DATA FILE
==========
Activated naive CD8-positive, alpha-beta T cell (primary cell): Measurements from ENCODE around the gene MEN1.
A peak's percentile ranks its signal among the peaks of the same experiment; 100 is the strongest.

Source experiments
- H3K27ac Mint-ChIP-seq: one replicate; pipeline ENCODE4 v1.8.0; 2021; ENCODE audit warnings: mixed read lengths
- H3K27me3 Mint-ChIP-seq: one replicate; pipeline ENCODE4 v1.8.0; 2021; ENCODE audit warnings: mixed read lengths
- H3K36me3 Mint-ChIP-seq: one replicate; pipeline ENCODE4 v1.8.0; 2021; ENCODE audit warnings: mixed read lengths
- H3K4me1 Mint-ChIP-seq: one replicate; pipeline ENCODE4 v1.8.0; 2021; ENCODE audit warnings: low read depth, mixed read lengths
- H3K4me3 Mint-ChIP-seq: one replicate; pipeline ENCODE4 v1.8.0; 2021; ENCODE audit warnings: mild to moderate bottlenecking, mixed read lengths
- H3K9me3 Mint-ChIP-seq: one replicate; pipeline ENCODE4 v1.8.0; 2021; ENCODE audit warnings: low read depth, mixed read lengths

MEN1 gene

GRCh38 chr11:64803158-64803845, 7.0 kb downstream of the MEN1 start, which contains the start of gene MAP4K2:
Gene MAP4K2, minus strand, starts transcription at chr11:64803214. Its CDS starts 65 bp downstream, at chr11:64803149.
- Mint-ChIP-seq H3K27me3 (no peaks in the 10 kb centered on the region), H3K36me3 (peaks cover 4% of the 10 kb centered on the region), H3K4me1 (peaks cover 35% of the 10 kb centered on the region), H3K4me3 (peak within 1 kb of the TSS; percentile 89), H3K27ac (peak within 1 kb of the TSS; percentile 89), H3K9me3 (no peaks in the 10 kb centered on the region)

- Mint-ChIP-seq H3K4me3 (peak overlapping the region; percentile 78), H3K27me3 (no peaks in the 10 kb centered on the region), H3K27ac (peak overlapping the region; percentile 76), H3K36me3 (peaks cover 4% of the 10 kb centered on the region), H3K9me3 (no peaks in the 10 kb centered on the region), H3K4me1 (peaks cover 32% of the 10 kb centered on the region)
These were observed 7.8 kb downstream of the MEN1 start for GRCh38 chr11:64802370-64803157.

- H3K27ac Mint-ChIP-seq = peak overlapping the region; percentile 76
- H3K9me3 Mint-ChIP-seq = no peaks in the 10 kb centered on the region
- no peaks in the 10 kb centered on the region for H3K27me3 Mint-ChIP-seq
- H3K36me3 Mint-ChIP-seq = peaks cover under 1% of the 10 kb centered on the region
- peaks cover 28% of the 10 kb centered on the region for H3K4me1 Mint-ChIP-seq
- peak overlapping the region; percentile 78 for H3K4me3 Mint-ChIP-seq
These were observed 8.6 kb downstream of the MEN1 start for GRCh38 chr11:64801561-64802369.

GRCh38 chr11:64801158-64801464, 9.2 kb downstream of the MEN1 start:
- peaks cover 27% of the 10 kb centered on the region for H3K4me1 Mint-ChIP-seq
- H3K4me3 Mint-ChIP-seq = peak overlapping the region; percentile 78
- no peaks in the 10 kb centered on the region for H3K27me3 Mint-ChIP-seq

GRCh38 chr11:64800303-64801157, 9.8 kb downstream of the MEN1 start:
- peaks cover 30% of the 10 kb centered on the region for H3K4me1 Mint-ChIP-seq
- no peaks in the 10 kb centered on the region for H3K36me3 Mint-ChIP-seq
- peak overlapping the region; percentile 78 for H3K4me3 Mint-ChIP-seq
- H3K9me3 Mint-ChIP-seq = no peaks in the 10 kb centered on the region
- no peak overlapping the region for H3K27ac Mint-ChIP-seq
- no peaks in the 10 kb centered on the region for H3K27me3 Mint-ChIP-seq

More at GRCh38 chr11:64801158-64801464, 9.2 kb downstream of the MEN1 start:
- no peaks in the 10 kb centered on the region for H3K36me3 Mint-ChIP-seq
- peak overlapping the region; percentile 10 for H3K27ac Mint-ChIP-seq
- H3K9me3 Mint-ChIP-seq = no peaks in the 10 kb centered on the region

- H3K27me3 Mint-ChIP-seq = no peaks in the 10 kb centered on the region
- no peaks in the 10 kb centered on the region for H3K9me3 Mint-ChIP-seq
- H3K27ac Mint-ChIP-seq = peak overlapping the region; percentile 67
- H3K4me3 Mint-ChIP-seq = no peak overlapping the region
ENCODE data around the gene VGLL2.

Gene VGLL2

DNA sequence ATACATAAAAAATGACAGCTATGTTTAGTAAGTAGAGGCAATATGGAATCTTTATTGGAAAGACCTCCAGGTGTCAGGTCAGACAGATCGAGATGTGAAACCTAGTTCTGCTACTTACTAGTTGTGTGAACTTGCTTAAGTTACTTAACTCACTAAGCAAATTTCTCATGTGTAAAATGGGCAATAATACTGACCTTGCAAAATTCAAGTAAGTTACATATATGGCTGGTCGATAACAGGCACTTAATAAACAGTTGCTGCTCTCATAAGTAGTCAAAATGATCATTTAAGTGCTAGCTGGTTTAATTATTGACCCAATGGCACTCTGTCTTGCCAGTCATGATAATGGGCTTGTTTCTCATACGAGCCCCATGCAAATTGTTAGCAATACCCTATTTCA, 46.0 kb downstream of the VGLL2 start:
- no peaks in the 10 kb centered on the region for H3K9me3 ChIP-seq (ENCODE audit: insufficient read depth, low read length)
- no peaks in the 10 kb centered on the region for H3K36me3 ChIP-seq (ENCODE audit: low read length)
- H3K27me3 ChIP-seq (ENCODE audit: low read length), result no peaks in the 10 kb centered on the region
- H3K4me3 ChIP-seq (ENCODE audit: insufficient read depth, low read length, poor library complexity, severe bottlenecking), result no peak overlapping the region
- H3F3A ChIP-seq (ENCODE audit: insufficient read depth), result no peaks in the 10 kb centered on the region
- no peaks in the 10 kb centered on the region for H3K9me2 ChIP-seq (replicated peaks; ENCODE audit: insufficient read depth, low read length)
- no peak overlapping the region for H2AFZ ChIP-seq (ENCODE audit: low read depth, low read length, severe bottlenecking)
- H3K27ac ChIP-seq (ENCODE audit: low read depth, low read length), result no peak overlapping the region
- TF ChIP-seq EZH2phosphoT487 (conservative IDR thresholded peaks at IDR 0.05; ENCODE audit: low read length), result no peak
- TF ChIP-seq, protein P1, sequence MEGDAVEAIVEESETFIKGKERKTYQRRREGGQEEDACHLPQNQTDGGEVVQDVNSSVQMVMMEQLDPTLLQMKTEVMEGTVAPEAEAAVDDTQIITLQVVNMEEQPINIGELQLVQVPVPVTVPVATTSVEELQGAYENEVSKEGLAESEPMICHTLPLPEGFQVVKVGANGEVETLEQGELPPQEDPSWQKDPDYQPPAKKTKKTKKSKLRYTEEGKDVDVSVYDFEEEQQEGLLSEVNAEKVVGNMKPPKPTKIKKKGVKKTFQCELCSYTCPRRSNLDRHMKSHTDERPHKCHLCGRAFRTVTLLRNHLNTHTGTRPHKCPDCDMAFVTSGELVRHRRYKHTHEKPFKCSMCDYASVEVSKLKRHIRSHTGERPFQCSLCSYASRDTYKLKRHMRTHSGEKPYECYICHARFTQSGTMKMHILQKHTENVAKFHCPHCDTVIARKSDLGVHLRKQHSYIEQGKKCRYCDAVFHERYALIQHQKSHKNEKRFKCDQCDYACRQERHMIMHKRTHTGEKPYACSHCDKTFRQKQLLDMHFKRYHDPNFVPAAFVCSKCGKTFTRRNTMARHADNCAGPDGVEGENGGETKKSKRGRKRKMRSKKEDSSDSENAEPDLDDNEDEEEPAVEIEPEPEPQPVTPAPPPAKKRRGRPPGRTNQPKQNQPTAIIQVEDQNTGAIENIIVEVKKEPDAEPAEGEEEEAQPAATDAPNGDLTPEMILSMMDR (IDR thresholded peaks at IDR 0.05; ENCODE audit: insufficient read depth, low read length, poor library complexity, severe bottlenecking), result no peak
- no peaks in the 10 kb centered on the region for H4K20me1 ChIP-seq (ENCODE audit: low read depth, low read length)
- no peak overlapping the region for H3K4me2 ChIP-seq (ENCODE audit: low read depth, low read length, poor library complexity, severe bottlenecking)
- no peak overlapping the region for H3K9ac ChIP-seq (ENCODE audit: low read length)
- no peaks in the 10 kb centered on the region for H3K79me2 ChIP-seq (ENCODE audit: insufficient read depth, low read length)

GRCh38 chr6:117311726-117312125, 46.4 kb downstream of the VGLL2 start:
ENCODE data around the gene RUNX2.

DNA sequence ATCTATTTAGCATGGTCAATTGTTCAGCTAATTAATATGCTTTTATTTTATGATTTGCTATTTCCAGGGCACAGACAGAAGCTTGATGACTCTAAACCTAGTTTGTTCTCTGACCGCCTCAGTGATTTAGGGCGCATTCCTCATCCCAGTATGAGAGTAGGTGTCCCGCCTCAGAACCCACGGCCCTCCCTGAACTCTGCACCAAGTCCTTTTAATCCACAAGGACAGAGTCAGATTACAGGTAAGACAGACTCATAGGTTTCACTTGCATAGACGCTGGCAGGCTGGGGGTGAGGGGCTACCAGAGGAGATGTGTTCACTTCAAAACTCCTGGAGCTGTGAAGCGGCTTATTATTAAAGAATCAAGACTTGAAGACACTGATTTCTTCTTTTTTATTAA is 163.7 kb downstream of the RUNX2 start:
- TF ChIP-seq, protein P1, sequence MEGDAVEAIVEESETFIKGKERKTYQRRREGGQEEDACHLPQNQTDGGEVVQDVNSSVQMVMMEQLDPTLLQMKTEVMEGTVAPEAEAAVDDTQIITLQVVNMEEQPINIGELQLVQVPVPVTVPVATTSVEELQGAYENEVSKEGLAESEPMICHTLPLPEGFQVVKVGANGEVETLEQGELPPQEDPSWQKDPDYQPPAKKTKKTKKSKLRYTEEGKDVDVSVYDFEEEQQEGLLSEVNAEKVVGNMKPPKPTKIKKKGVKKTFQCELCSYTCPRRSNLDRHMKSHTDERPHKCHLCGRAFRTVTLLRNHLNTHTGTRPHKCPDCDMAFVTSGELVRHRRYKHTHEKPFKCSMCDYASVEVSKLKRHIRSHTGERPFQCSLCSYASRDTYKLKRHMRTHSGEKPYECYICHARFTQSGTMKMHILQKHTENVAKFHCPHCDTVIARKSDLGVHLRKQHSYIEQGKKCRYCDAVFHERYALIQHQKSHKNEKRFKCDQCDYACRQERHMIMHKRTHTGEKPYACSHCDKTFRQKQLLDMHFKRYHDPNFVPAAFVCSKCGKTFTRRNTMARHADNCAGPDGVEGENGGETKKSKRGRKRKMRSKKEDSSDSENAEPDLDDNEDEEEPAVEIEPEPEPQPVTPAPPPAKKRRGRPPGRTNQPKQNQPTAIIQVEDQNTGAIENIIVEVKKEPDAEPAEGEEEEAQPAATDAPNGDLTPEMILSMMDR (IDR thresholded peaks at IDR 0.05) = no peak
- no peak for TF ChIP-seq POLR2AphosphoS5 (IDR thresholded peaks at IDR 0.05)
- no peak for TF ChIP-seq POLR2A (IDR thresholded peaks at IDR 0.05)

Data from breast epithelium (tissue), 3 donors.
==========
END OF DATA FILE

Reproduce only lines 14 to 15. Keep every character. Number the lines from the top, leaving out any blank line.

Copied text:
- Mint-ChIP-seq H3K4me3 (peak overlapping the region; percentile 78), H3K27me3 (no peaks in the 10 kb centered on the region), H3K27ac (peak overlapping the region; percentile 76), H3K36me3 (peaks cover 4% of the 10 kb centered on the region), H3K9me3 (no peaks in the 10 kb centered on the region), H3K4me1 (peaks cover 32% of the 10 kb centered on the region)
These were observed 7.8 kb downstream of the MEN1 start for GRCh38 chr11:64802370-64803157.